Anyways, after setup, I was in food committee, so I went to go get dinner ready. Dinner was so good! Everyone enjoyed it but we might need more drinks next time. I really got to bond with my friends and eat! After dinner, we put some finishing touches on our learning center. We then headed down to the MPR to start. I was so excited to watch the speeches!  Once we were seated, we started to watch the grade 10’s. OH MY GOODNESS IT WAS SO AMAZING!!!!!!!!! I have no idea how we are going to top that next year. I just can’t even explain my feelings for those speeches. So good. Anyways, after that we ran to get to our learning centers.

Photo Credits to TALONS Flickr
Photo Credits to TALONS Flickr

I was so ready for this moment, I had be preparing for this for so long. I think I killed it. I was super involved and I didn’t forget any facts. I got my point across in style and I had a lot of fun! The little kids went crazy over the interactive things and the adults asked tons of questions and they all got answered. I was really comfortable with what I was doing too. On top of all that my outfit was on point. Just saying’. I also got a chance to look at other peoples learning centers and they were so cool! I am just amazed by what people can do! I am so blown away with everyone else’s project. During this time, people from the ESL class were talking to me and took some notes. They told me that they were going to share it to the class. This made me feel kind of special. It was cool that these people really wanted to learn about my person and that they took the time to take notes and play my games. The one woman actually beat my high score in pick up. She got 9 which is crazy hard so I gave her one of the bracelets I made. It was pretty fun to watch her beat my record. My grandparents were there and it was pretty fun to talk to them about what I have learned. They were very into it and they said they had a lot of fun! My parents also had a good time. My dad thought it was kind of weird how the grade 10’s didn’t break character at all. He said he was talking to someone and referred to them by their real name (I forgot who it was), and they just brushed it off and said “Who is _____?” I told my dad that they aren’t supposed to break character and then he said “Ohhhhhhhhh”. It was pretty funny.

After the crowd started to die down and Ms. Mulder said to start cleaning up, a wave of relief swept over me. It’s over. It felt so short but it was finally over. “You still have to blog,” said the tiny voice in my head but I just told it to shut up right now. Night of the Notables was almost over and I was actually… sad. I wanted to do it again and I couldn’t wait until next year! I started to pack up and I left with a smile on my face. I did it and I did it well. I couldn’t have done it without my peers and teachers. I will remember this night for years and I will look back on it and say “Look at that. I did that.” The only bad thing about this is. I got to top this next year! Until next time…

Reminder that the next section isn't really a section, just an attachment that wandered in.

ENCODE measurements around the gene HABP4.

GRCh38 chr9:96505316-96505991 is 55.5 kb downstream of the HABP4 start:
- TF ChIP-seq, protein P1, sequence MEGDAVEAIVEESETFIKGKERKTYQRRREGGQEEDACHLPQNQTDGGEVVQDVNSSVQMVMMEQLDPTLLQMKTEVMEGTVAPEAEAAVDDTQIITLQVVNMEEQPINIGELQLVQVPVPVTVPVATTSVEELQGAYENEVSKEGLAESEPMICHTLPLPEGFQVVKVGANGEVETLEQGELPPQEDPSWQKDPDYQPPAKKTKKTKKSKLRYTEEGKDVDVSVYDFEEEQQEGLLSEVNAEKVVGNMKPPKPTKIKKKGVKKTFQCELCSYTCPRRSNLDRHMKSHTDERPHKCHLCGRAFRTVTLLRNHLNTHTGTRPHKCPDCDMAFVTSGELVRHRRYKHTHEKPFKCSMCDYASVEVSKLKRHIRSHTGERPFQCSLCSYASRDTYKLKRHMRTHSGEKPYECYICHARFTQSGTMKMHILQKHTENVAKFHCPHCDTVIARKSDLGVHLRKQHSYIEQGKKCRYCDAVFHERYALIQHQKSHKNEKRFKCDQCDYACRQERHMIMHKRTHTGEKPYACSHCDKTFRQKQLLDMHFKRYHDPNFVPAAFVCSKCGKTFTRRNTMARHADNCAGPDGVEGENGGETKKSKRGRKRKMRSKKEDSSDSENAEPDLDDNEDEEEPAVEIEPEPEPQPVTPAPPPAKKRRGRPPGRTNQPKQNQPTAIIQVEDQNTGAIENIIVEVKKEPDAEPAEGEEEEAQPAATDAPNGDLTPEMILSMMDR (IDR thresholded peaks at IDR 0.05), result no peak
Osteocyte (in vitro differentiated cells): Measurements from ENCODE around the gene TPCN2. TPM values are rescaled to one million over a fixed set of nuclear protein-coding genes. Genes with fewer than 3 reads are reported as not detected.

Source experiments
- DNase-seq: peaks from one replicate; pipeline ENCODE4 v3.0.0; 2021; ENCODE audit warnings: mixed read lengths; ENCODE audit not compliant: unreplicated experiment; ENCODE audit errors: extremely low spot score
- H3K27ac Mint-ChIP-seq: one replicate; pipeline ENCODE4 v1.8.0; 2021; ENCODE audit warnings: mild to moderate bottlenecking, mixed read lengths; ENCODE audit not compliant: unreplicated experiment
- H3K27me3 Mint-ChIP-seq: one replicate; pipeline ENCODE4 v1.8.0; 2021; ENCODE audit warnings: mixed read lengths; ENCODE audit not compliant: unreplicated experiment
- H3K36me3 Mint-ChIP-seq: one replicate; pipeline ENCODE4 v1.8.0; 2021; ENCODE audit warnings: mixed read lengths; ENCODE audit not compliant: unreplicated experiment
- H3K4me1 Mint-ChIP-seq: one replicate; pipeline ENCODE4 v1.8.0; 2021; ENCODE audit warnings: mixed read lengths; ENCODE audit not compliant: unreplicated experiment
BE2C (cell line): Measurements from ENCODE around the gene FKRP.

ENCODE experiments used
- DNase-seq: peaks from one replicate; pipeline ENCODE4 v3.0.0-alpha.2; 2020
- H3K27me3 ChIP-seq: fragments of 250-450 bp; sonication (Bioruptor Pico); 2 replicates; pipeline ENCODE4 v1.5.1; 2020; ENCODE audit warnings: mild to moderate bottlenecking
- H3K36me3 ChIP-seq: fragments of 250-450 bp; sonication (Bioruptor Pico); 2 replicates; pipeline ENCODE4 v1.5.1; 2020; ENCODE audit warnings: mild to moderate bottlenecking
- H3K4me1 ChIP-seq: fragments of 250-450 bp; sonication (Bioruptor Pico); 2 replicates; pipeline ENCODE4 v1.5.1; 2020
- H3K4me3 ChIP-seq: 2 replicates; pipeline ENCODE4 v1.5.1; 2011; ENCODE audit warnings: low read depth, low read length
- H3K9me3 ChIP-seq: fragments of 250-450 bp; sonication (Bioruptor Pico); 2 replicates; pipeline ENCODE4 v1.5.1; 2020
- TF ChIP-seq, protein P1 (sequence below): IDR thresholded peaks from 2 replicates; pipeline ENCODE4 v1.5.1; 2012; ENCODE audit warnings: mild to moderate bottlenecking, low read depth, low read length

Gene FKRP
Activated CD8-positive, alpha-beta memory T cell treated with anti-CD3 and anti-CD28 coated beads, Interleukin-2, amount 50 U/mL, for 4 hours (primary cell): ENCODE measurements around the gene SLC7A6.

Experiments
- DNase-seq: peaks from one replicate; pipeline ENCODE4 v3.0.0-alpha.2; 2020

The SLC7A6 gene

EDCI 335: Final Design Project

EDCI335 Final Design from Bryan Jackson on Vimeo.

You can read the full PDF of the paper here

Background Drawing identified-gifted learners from the Coquitlam School District, Gleneagle Secondary School’s TALONS (The Academy of Learning for Gifted Notable Students) Program offers Ministry-identified gifted learners interdisciplinary core curriculum (Social Studies, English, Math, and Science for grades 9 and 10, all at an honours level), as well as experiential opportunities to complete Planning 10, Leadership 11 and PE 11. TALONS learning is largely organized around inquiry-based projects that make use of outdoor education and community service elements to imbue learning objectives with a greater tangible relevance to students and their local, as well as global, communities. In addition to covering provincial Ministry of Education curricula in the above courses, the program is grounded in George Betts’ Autonomous Learner Model (Betts & Neihart, 1986), with an emphasis on metacognition and acquainting each member of the cohort with skills and habits uniquely tailored to their own social and emotional roles in cultivating interdependence and community.